Issues beyond Brexit can also reflect this divide, and these may manifest in some of the smaller ‘skirmishes’ of the culture wars, like whether Rule Britannia should be played at the Last Night of the Proms, or whose side you took after the Harry and Meghan interview.

But they can also connect to larger issues of public policy that have much greater influence on our politics and our day-to-day life, and in particular this divide relates strongly to attitudes about crime, policing and the criminal justice system – issues which have dominated the headlines in the last ten days.

Because these issues connect most strongly with the same values divide as Brexit, they are issues which tend to also unite the Leave coalition the Conservatives built so successfully in 2019.

In a recent poll on whether vigils, protests and marches should be allowed to take place during the coronavirus pandemic seven in ten Leave voters said they should not compare with half of Remain voters.

These are also issues that continue to shine a spotlight on the difference between the Labour party, its membership and the voters it is seeking to win back from the Conservatives to rebuild its heartlands.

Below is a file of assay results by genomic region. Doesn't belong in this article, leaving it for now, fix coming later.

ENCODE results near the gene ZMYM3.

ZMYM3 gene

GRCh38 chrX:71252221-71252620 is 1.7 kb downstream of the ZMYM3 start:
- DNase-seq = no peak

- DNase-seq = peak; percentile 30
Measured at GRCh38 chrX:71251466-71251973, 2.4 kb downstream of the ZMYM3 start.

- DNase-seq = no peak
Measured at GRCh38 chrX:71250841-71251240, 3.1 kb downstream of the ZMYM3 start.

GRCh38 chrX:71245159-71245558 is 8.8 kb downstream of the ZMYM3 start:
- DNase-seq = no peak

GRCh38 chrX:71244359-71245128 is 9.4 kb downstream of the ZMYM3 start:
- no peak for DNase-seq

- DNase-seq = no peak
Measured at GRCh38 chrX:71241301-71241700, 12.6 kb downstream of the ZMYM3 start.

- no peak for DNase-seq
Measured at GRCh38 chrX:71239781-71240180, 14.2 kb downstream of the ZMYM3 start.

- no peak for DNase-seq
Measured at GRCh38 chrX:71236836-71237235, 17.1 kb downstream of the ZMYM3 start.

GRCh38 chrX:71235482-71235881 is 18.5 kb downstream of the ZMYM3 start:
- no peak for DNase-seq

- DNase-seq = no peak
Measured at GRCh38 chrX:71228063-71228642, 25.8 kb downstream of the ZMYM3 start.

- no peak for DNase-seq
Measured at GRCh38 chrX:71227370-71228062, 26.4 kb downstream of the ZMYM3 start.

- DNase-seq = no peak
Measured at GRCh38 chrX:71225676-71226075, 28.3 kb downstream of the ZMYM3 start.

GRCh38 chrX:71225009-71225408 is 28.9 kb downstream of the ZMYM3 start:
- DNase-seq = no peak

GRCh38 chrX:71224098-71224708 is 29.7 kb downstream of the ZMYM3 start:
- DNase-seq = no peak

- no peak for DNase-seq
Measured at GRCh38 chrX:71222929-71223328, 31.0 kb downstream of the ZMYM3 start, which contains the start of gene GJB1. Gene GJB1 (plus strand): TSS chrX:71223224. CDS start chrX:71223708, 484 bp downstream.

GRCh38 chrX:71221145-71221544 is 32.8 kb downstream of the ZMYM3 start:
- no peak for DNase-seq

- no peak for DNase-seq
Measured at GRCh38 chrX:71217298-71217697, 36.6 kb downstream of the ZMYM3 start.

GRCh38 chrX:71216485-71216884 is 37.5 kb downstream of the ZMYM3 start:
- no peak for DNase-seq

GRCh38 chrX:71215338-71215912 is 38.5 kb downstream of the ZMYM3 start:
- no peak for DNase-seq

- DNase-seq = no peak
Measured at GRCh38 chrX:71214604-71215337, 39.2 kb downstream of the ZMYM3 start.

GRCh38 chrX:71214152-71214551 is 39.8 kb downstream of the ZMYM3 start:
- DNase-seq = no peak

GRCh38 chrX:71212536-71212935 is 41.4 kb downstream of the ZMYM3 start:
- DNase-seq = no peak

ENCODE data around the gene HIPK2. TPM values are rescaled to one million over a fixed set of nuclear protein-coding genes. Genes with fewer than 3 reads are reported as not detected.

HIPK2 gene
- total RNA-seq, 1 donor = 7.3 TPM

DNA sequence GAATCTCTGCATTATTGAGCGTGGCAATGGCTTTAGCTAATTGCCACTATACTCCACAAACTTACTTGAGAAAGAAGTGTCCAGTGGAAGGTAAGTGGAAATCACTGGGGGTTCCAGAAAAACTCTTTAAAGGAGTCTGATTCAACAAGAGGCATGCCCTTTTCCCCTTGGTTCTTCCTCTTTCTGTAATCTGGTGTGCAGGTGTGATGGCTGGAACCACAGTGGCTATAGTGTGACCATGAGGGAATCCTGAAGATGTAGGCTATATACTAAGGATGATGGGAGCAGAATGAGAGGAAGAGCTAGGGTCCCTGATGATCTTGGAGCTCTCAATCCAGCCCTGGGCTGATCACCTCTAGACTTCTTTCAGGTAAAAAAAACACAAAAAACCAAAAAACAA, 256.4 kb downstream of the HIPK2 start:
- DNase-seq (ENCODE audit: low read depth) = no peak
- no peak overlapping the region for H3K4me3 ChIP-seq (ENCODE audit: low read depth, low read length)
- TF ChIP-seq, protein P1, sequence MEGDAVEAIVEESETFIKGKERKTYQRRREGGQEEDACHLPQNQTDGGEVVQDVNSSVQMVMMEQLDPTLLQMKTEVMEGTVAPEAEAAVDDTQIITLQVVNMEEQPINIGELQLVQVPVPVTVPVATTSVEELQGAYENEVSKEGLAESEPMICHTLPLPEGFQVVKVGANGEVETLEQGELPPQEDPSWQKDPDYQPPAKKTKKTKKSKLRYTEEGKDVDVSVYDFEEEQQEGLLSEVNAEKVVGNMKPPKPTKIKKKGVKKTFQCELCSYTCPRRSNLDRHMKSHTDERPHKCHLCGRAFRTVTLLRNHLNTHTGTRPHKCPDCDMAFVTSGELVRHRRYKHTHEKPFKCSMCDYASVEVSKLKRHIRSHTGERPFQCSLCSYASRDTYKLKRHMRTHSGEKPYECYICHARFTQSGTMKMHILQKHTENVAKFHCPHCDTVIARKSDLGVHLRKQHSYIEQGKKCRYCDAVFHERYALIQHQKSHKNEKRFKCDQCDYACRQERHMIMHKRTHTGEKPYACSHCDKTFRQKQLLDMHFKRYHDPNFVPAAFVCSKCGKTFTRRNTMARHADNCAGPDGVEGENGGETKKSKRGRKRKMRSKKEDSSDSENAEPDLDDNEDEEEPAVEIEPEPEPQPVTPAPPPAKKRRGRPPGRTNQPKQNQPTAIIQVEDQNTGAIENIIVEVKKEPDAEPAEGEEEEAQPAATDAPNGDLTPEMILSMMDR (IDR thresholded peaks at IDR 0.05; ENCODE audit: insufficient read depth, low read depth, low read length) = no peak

With a by-election in a heartland seat, local, mayoral, devolved and Police and Crime Commissioner elections just over six weeks away, this is a critical dilemma facing the Labour Party.

While Labour and Keir Starmer may be doing all they can to move on from Brexit, the underlying divide it revealed has not fundamentally changed, and it still influences positions on political issues that are not directly connected to it.

Current polling suggests that the public are yet to be convinced that the new leadership are in tune with their broader values, though there is scope to convince them many voters are yet to form a view about the new Labour leader.

Meanwhile parts of the left are sceptical of the direction being offered and willing to vote for other options, most notably the Green Party.

With Britain also feeling optimistic as the vaccine programme progresses a pace and an end to lockdown comes into view, 6 May could prove to be a difficult night for Labour and Keir Starmer.

By Paula Surridge, Deputy Director at the UK in a Changing Europe.